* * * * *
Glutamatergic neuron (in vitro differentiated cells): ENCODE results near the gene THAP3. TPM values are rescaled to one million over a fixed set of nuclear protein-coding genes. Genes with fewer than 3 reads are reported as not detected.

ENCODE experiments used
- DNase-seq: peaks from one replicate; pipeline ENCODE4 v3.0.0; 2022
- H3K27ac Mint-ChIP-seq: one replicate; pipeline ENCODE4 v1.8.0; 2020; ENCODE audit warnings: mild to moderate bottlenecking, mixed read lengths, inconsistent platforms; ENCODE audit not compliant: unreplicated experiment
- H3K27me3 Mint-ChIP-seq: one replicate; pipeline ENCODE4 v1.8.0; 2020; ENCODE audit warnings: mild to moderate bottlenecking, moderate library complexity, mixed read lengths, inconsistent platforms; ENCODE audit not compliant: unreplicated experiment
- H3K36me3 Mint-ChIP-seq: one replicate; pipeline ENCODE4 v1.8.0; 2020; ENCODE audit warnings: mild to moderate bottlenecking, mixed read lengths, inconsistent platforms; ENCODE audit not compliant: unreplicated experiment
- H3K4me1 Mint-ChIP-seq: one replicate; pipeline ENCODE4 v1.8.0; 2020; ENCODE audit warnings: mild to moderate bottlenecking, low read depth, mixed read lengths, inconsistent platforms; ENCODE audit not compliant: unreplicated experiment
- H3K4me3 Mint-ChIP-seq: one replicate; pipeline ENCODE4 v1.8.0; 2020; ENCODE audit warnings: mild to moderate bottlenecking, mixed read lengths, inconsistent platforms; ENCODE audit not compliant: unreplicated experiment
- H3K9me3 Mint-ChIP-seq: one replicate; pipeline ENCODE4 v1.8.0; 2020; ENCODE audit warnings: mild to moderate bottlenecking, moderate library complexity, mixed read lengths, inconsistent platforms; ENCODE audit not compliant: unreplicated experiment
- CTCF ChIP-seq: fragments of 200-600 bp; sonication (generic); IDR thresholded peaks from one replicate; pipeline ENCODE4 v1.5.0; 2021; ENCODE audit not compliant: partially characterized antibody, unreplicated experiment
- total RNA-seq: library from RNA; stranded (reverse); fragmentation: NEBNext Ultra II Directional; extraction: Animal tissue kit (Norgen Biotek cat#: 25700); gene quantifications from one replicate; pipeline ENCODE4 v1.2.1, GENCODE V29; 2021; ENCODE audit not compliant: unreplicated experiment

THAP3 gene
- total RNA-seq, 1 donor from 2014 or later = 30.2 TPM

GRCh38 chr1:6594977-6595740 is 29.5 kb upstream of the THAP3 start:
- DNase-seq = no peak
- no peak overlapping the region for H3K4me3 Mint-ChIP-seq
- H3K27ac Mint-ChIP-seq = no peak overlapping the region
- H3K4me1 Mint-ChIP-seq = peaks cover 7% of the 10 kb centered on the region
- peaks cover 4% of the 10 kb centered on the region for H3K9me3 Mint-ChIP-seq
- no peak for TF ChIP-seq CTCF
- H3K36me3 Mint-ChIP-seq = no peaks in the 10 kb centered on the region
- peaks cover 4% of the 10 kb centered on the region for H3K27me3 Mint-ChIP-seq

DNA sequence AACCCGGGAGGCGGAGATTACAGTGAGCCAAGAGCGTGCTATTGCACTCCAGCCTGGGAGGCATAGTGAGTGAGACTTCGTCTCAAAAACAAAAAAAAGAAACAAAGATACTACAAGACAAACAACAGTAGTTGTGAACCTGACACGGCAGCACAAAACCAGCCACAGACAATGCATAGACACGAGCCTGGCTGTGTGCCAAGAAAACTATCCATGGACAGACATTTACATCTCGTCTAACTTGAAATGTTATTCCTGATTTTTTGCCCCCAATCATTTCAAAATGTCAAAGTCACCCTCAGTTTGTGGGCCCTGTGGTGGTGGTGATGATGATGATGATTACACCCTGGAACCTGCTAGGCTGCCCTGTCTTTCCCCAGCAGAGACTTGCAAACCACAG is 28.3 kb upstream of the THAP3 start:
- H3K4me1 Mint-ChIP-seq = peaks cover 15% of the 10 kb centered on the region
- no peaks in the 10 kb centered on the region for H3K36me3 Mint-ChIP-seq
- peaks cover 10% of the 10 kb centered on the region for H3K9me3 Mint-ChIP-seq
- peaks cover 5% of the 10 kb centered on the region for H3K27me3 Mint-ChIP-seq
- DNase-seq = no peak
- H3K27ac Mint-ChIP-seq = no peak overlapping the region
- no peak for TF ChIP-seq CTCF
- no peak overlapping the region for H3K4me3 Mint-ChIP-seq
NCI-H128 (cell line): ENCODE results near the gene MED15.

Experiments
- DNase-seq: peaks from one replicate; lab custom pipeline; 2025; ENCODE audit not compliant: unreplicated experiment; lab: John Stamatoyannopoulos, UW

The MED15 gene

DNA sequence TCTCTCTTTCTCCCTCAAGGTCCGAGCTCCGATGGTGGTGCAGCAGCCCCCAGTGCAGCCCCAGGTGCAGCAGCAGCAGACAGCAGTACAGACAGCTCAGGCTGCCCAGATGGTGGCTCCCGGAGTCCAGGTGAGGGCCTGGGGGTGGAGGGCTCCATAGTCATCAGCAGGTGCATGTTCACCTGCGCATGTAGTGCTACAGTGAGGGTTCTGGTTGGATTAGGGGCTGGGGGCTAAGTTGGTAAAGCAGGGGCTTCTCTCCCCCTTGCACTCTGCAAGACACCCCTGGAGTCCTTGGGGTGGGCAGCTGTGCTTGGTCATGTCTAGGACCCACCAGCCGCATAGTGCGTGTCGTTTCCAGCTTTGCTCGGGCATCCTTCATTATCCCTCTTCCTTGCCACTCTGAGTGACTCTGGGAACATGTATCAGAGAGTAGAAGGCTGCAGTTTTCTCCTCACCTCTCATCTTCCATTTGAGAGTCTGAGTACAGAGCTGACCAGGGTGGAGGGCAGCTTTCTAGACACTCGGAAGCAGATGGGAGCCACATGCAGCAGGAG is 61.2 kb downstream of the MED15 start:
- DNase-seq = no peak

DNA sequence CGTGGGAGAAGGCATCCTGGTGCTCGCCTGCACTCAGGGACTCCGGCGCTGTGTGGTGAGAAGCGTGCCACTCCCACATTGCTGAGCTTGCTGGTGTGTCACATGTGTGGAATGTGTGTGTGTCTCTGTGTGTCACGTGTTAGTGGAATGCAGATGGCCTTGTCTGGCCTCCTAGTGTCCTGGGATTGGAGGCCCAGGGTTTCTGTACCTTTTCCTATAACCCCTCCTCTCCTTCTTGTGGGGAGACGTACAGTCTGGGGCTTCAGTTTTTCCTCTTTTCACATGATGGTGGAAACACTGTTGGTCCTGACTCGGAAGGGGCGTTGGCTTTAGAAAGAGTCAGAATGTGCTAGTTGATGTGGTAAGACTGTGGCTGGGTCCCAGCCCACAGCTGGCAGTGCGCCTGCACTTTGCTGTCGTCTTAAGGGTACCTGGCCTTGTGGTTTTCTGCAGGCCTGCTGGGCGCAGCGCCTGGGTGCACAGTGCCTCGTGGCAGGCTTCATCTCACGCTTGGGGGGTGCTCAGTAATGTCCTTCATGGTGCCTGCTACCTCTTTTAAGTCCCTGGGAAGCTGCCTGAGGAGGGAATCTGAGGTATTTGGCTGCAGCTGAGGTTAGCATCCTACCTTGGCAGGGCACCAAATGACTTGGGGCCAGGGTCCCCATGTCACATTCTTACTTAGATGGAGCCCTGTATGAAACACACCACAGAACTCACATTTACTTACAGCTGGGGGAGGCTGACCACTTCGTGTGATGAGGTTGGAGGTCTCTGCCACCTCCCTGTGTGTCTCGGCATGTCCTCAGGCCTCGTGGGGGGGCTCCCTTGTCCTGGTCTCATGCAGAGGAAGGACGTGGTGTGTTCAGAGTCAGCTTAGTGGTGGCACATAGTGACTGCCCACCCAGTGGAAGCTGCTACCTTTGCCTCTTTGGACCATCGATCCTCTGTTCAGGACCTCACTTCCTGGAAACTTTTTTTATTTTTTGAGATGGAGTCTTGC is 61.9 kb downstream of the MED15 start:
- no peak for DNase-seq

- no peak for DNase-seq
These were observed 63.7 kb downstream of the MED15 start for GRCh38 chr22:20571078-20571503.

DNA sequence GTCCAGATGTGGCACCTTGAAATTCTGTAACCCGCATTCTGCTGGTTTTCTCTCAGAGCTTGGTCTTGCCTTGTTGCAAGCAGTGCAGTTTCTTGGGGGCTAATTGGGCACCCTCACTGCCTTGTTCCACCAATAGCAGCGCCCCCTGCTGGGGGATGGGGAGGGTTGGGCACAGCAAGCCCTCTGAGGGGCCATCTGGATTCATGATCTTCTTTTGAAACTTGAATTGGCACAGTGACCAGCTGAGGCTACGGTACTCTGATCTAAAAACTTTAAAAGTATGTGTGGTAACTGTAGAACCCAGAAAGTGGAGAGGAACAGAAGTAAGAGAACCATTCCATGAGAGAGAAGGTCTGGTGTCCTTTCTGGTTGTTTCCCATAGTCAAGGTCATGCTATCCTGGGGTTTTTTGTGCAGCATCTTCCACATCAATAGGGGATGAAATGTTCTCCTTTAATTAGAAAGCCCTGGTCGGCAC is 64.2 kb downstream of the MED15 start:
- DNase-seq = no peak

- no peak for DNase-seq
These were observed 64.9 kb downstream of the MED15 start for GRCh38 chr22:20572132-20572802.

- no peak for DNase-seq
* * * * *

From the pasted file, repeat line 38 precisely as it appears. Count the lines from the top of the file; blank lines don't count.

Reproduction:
DNA sequence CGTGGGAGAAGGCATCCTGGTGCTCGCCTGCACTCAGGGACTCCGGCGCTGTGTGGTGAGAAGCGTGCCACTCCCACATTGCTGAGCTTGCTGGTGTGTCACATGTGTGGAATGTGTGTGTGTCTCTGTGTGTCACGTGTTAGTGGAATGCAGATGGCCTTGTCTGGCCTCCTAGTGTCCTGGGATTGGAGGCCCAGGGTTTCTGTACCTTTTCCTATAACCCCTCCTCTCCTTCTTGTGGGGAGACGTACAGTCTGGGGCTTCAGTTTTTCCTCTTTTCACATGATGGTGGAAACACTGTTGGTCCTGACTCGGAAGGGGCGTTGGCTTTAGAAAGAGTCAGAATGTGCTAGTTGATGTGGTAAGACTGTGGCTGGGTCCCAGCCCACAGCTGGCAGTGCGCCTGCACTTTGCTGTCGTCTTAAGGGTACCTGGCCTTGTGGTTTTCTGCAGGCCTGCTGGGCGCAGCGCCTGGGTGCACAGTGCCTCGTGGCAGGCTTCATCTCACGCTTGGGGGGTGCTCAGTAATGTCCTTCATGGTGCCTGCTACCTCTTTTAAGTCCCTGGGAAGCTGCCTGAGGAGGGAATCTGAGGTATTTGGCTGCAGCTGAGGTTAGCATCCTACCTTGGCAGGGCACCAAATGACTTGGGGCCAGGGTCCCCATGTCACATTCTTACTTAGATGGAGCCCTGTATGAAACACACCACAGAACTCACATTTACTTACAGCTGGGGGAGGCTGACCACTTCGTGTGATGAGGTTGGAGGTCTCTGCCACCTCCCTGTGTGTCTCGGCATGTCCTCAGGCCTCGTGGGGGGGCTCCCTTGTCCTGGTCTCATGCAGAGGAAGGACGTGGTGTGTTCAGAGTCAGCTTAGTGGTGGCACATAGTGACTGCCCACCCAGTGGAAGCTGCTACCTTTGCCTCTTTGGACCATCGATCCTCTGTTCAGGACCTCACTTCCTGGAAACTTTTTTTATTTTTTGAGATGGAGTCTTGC is 61.9 kb downstream of the MED15 start: